We're counting down the days until this year's Big Garden Birdwatch – the world's largest garden wildlife survey. You can take part between 26th–28th January 2019 by counting the birds in your garden and letting us know what you saw.
Over the last 40 years we've learnt a lot from the data you've sent us. Take a look at some of our top stats...
34,000 people took part in the first Big Garden Birdwatch in 1979. The survey began as a children’s event in partnership with TV programme Blue Peter.
Over 8 million hours have been spent watching garden birds since the Big Garden Birdwatch began in 1979.
In 2018, a staggering 8 million birds were counted during the Big Garden Birdwatch and 130 million birds have been counted since the Birdwatch began.
House sparrows toppled the list once again in 2018, with 1,034,239 sightings. But numbers have fallen 57% since 1979. Photo: Ray Kennedy (rspb-images.com)
93% of gardens see the blackbird, the UK’s most widespread garden bird. But a milder winter meant fewer blackbirds were seen in 2018. Photo: Grahame Madge (rspb-images.com)
There has been a 79% decline in starlings since the Big Garden Birdwatch began 39 years ago. Photo: Ben Andrew (rspb-images.com)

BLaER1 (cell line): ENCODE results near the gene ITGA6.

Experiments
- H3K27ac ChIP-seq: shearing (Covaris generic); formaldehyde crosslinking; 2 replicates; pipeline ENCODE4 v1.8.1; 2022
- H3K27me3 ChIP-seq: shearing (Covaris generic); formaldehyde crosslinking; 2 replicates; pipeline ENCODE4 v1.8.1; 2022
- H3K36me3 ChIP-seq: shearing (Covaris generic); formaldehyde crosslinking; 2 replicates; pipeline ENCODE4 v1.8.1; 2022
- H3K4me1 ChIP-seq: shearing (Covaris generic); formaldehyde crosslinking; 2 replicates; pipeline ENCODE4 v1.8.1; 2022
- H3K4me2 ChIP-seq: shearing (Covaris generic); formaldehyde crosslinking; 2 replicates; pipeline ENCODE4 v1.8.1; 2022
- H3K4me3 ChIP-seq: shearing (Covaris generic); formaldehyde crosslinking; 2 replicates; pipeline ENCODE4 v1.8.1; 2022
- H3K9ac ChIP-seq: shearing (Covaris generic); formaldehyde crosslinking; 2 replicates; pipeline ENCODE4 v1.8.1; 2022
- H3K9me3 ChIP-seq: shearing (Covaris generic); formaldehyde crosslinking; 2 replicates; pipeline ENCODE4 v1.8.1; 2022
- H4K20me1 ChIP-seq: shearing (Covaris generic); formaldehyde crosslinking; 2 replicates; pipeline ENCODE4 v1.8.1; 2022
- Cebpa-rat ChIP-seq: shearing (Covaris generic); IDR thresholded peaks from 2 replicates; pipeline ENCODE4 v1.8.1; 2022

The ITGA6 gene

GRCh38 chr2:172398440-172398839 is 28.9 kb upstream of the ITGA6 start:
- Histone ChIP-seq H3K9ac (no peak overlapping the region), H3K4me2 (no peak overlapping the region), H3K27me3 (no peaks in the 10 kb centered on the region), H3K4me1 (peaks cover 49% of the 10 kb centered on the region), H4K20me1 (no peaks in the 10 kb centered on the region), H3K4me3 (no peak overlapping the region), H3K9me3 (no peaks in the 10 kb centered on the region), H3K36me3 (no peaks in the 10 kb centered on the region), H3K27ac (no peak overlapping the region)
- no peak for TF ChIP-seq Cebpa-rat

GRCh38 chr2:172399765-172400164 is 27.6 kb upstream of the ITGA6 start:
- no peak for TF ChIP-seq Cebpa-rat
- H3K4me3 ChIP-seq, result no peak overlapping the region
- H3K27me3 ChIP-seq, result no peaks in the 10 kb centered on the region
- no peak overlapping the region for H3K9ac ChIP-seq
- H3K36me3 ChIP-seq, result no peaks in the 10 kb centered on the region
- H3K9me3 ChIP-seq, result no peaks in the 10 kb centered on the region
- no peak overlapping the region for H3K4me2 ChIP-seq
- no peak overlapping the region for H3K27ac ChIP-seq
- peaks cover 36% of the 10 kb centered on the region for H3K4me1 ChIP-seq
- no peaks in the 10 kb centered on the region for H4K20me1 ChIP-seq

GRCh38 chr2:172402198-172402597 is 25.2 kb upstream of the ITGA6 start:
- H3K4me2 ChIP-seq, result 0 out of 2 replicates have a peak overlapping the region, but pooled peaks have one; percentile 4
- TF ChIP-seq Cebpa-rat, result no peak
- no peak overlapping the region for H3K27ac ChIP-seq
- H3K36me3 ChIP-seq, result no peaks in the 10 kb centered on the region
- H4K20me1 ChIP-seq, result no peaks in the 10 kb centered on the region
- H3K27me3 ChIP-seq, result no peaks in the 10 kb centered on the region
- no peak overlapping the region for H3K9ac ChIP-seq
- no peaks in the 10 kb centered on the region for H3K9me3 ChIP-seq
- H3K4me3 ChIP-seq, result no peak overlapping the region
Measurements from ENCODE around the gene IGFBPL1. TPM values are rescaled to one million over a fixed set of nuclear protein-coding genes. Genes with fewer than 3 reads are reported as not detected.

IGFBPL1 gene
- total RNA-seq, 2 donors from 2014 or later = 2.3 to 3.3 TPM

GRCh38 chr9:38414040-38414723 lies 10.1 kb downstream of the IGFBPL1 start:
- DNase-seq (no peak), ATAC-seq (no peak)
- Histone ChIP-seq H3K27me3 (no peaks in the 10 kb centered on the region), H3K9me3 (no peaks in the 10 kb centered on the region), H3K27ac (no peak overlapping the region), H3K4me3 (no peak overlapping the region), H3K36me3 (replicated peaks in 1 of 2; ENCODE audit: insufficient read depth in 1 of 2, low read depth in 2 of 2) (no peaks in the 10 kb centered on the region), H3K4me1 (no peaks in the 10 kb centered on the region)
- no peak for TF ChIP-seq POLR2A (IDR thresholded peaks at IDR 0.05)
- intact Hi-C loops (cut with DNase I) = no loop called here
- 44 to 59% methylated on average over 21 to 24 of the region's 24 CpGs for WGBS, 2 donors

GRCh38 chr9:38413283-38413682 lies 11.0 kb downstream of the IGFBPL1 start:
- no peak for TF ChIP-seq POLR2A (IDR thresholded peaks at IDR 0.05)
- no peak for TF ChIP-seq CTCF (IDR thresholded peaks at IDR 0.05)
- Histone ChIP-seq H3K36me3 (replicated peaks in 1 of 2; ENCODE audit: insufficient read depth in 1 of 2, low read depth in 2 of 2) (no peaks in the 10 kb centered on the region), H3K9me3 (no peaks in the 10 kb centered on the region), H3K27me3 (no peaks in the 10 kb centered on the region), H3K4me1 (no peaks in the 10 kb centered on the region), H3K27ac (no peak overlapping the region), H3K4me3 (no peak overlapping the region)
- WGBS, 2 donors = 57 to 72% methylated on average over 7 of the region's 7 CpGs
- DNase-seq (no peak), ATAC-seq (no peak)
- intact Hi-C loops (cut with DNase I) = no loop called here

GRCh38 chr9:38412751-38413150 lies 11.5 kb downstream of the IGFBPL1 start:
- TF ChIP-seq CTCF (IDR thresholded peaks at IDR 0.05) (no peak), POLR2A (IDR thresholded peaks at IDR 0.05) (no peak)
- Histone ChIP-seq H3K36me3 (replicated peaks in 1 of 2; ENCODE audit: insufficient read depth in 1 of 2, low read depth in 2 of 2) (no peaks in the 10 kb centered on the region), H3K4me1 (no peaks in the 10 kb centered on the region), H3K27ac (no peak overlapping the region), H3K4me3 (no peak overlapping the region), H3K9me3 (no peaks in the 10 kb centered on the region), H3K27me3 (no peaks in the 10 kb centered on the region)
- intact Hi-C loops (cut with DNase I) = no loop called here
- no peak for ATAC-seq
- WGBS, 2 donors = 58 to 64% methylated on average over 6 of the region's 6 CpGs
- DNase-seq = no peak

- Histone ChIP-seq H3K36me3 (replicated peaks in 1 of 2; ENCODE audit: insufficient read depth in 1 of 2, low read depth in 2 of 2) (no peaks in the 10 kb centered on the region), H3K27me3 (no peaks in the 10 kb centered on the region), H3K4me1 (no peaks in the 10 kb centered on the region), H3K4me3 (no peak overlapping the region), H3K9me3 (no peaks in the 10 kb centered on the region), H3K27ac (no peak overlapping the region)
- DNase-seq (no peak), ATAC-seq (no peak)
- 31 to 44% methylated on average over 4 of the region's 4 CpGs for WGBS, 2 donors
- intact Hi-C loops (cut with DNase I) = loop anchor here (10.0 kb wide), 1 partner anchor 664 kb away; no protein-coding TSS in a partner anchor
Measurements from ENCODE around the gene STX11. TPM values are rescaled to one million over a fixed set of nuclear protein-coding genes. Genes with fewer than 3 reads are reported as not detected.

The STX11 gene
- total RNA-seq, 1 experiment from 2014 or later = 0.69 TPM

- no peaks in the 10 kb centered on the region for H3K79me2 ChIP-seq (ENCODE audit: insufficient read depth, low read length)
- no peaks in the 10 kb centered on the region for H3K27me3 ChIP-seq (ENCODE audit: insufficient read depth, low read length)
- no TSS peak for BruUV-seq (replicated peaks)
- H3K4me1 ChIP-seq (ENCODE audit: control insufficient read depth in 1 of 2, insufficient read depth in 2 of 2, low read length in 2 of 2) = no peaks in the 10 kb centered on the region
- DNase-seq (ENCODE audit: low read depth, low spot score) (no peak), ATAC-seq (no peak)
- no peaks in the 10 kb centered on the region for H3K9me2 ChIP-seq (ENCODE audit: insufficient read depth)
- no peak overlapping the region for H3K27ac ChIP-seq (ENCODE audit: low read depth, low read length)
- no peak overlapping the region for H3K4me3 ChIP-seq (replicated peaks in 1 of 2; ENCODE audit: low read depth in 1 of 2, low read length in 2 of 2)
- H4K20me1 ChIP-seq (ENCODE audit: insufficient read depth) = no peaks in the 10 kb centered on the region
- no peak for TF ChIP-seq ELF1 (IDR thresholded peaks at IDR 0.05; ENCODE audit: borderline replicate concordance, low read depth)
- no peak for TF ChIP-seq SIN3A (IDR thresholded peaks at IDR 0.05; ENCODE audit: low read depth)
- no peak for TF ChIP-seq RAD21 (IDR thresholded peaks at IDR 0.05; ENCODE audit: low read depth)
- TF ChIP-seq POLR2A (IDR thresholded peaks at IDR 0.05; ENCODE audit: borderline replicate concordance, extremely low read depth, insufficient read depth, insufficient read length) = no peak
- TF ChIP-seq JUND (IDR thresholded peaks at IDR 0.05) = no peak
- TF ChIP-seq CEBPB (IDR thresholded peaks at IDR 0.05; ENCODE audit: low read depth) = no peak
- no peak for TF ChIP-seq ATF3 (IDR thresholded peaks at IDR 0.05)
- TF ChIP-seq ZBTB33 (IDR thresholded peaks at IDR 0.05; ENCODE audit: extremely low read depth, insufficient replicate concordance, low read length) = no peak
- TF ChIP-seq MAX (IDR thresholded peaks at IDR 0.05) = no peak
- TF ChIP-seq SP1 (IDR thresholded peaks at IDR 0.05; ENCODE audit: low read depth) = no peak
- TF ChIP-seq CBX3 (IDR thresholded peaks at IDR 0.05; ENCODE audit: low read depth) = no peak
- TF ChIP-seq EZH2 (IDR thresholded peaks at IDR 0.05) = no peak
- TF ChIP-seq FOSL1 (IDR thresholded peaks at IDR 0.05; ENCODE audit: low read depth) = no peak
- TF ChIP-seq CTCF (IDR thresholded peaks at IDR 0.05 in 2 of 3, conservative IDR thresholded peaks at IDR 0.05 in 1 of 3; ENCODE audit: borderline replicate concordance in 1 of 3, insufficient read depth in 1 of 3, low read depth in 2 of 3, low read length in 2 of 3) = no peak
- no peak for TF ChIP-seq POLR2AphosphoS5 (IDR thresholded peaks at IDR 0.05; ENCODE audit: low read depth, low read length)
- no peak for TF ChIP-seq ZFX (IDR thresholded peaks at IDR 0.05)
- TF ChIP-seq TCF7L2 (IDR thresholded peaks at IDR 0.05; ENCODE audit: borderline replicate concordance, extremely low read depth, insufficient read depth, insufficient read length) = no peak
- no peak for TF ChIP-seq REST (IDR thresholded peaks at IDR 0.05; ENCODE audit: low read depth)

There has been a 52% rise in long-tailed tits between 2006 and 2016. Photo: John Bridges (rspb-images.com)
Robins were seen in 83% of gardens in 2018. Photo: Chris Gomersall (rspb-images.com)
2008 was the year in which siskins made it into the top 20 for the first time. Photo: Ben Andrew (rspb-images.com)
Goldfinches have soared in abundance over the last decade, becoming a top 10 regular. Photo: John Bridges (rspb-images.com)
In 1979 starlings, house sparrows and blackbirds took the top spots. In 2018 it was house sparrows, starlings and blue tits. Photo: Louise Greenhorn (rspb-images.com)
In 2017, there was an “irruption” of waxwings when hundreds of these pretty birds turned up in UK gardens. Usually found feasting on berries in Scandinavia, these winter visitors come to the UK when there is a lack of food in their native countries. Photo: Andy Hay (rspb-images.com)
Sometimes some very unusual visitors turn up. In 2014, a yellow-rumped warbler, which usually spends winter in South America, turned up in a garden in Durham. That’s quite a wrong turning to make! Photo: iStock
As the Big Garden Birdwatch approaches, will be bringing you everything you need to know to prepare for the event. Find out more and sign up.
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